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Controlling the rainbow lorikeet in Tasmania: is it too late?

Citation

Robinson, SA and Baker, GB and Barclay, C, Controlling the rainbow lorikeet in Tasmania: is it too late?, Emu, 120, (4) pp. 286-294. ISSN 0158-4197 (2020) [Refereed Article]

Copyright Statement

© 2020 BirdLife Australia

DOI: doi:10.1080/01584197.2020.1852574

Abstract

Throughout the world, many parrot species have established wild populations outside their natural range through accidental escapes and deliberate releases from captivity. The Rainbow Lorikeet (Trichoglossus moluccanus), native to coastal northern and eastern continental Australia, has established viable populations in Western Australia and New Zealand from escaped or released pets and more recently have established in Tasmania. The Western Australian experience with introduced Rainbow Lorikeets, clearly shows that significant costs and impacts to agriculture, the environment and human amenities can be expected if this species is not controlled in the early stages of population increase, while in New Zealand, early intervention has proven successful in removing the species from the wild. This study examines sighting records of Rainbow Lorikeets in Tasmania which have gradually established over 20 years and we present a model to assist in determining likely population trajectories under various scenarios of control. Modelling indicates that the removal of 200 birds per year from each of the three Tasmanian sub-populations would decrease numbers to near-zero within 4.6 years. This demonstrates the opportunity to effectively control the Rainbow Lorikeet in Tasmania still exists and substantial damage to agriculture and impacts to conservation values can be avoided, resulting in significant cost savings to the Tasmanian community.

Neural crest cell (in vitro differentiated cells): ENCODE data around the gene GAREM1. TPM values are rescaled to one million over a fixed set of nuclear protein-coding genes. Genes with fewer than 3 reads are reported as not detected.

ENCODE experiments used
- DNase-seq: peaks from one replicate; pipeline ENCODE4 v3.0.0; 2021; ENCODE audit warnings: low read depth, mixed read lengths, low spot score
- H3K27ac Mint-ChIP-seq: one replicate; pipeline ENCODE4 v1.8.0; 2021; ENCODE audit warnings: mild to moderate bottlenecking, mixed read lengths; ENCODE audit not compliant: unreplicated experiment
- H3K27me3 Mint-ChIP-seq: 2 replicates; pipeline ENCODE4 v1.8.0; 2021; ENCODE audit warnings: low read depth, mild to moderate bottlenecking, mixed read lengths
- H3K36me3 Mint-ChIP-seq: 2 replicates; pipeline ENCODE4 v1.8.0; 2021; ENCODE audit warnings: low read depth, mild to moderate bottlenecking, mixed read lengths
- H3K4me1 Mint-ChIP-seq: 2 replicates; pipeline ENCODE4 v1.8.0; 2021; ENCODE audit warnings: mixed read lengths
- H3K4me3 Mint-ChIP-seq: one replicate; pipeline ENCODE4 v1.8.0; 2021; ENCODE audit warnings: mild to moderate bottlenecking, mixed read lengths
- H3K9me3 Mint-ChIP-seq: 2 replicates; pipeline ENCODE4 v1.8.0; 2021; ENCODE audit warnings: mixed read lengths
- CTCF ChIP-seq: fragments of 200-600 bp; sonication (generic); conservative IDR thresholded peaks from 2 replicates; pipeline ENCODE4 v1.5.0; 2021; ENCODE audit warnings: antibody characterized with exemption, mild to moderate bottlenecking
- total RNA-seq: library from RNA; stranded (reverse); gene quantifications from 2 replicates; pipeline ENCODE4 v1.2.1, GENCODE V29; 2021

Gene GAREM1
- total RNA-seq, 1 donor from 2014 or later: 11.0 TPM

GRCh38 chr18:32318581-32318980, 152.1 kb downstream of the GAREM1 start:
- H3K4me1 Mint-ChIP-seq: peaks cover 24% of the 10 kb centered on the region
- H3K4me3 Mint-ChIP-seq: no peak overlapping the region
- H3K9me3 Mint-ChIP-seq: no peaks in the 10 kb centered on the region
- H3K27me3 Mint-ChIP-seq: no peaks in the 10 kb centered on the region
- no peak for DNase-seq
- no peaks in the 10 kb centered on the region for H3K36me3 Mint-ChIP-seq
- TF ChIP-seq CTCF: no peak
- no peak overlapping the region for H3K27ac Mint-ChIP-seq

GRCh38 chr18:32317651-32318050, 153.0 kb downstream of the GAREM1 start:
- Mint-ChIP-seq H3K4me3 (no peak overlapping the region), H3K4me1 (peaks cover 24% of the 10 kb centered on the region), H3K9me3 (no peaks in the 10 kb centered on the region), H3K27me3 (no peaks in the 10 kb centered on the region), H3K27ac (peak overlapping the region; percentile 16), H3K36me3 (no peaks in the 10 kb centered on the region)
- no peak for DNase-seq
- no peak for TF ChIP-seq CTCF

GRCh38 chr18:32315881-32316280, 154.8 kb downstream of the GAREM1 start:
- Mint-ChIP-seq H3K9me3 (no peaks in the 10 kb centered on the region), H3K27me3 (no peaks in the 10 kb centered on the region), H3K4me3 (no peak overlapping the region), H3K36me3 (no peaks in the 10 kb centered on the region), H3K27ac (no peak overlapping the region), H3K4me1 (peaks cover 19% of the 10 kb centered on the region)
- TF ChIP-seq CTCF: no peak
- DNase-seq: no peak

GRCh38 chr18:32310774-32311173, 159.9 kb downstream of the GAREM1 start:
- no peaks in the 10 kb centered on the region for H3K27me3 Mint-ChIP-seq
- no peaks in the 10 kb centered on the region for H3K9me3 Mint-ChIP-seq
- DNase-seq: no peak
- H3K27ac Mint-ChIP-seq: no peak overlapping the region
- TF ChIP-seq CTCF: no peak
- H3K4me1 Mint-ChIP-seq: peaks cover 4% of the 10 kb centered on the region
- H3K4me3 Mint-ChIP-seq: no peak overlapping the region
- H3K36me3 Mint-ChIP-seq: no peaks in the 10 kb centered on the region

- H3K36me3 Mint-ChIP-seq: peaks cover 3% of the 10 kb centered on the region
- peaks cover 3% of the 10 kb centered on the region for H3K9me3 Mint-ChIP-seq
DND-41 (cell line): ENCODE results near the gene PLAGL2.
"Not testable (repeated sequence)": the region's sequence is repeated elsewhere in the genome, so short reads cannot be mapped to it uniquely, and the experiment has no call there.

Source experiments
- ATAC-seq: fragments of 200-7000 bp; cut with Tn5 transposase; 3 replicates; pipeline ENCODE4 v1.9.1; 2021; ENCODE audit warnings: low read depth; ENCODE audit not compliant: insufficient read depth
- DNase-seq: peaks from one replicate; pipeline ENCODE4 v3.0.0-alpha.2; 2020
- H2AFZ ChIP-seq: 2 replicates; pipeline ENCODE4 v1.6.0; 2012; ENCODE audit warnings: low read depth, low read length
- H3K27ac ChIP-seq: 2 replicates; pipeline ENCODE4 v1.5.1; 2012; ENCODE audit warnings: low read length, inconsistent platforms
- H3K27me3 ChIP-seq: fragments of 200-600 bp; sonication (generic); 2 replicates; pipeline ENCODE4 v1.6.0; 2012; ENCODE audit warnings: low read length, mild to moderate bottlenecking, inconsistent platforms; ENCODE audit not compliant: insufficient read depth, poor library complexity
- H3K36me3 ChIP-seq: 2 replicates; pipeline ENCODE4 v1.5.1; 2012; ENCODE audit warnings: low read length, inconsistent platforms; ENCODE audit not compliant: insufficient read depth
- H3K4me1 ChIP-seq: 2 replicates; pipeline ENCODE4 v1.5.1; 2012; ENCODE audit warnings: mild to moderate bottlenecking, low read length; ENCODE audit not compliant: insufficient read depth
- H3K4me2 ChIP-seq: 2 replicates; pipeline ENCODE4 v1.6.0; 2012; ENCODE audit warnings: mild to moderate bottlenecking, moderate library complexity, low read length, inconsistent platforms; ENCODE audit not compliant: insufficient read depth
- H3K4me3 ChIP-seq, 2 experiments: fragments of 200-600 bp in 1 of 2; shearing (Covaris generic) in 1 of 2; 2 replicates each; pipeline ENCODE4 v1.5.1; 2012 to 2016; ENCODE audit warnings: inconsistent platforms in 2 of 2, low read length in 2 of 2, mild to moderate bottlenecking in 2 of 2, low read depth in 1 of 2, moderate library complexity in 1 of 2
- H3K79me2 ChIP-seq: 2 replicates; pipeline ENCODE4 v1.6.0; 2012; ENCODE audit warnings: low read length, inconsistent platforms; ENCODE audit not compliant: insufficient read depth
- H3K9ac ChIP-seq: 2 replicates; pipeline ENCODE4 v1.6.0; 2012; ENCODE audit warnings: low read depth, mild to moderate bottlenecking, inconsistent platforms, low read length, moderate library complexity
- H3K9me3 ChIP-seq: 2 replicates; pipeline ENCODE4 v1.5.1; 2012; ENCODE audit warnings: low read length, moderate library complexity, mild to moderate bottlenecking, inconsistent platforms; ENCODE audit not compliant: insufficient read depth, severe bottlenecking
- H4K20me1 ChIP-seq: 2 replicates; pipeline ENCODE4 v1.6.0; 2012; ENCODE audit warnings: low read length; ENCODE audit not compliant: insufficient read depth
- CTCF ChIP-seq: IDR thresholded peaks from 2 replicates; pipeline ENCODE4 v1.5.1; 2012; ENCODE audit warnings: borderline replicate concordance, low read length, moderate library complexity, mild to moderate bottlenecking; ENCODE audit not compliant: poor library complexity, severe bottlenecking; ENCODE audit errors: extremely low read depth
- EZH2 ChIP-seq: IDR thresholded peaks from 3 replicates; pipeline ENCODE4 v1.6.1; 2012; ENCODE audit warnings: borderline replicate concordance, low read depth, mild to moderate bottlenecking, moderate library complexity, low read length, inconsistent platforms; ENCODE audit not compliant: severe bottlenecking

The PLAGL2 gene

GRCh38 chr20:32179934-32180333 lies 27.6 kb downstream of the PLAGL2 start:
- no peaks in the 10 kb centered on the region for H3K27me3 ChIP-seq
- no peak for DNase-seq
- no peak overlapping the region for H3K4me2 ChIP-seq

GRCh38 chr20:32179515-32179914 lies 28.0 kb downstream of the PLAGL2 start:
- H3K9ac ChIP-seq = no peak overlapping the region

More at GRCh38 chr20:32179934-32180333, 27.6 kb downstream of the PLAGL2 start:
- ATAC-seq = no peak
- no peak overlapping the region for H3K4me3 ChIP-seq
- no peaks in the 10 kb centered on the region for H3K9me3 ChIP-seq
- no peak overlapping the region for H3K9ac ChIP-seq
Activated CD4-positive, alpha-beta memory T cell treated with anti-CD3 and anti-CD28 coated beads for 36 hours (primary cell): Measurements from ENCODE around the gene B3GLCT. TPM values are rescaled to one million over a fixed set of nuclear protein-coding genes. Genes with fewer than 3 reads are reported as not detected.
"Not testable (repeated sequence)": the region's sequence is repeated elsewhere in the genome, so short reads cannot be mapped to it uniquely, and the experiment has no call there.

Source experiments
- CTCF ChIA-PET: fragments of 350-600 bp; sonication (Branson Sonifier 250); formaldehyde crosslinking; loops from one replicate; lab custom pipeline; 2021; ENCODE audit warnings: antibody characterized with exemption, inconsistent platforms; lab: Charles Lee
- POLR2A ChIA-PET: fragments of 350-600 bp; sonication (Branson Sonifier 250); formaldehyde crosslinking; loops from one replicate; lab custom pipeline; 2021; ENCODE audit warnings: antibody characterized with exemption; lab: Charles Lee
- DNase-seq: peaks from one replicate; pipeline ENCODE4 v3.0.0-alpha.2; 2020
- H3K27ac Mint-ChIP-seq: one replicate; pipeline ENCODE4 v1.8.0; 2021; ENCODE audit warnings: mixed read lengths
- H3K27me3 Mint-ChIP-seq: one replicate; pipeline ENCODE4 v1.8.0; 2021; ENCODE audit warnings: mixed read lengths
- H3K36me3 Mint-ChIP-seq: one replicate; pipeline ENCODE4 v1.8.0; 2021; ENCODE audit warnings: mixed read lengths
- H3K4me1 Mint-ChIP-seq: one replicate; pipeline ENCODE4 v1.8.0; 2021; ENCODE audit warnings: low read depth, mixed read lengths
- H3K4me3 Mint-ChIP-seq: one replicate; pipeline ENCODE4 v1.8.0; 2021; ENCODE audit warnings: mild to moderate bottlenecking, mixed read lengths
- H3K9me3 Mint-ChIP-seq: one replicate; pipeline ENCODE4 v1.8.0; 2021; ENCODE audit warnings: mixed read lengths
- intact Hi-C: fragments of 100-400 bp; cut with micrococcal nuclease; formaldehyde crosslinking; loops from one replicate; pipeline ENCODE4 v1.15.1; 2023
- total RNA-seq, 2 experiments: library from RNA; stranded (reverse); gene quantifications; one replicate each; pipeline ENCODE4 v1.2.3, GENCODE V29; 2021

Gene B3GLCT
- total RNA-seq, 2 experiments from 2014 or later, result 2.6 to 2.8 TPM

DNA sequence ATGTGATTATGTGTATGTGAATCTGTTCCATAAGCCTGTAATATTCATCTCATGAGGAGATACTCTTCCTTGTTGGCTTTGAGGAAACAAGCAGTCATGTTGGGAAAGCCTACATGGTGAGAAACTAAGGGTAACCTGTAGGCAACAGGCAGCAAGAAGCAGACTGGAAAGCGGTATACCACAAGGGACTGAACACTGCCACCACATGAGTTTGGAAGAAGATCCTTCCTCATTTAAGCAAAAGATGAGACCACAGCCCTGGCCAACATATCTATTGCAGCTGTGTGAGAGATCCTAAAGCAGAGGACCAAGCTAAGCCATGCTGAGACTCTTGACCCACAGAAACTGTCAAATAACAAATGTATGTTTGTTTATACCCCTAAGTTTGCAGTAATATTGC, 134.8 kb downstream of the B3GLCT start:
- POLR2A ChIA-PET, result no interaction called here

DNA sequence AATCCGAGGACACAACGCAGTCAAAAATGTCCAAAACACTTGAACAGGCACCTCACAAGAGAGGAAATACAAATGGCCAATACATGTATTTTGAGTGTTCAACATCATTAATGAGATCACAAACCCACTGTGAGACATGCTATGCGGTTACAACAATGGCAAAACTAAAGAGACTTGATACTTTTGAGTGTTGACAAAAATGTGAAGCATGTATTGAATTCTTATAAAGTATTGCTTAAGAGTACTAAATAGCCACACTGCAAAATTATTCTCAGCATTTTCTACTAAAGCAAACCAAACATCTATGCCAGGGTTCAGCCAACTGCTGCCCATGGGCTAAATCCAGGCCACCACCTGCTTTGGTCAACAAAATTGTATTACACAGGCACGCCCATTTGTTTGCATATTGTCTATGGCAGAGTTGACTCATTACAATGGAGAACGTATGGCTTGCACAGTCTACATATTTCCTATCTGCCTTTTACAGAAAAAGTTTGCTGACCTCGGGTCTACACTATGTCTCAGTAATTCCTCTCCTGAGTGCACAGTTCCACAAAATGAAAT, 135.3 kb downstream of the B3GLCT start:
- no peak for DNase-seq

Item Details

Item Type:Refereed Article
Keywords:invasive species, parrots, wildlife management, conservation
Research Division:Environmental Sciences
Research Group:Environmental management
Research Field:Conservation and biodiversity
Objective Division:Environmental Management
Objective Group:Terrestrial systems and management
Objective Field:Control of pests, diseases and exotic species in terrestrial environments
UTAS Author:Baker, GB (Dr Barry Baker)
ID Code:143054
Year Published:2020
Deposited By:Ecology and Biodiversity
Deposited On:2021-02-24
Last Modified:2021-09-30
Downloads:0

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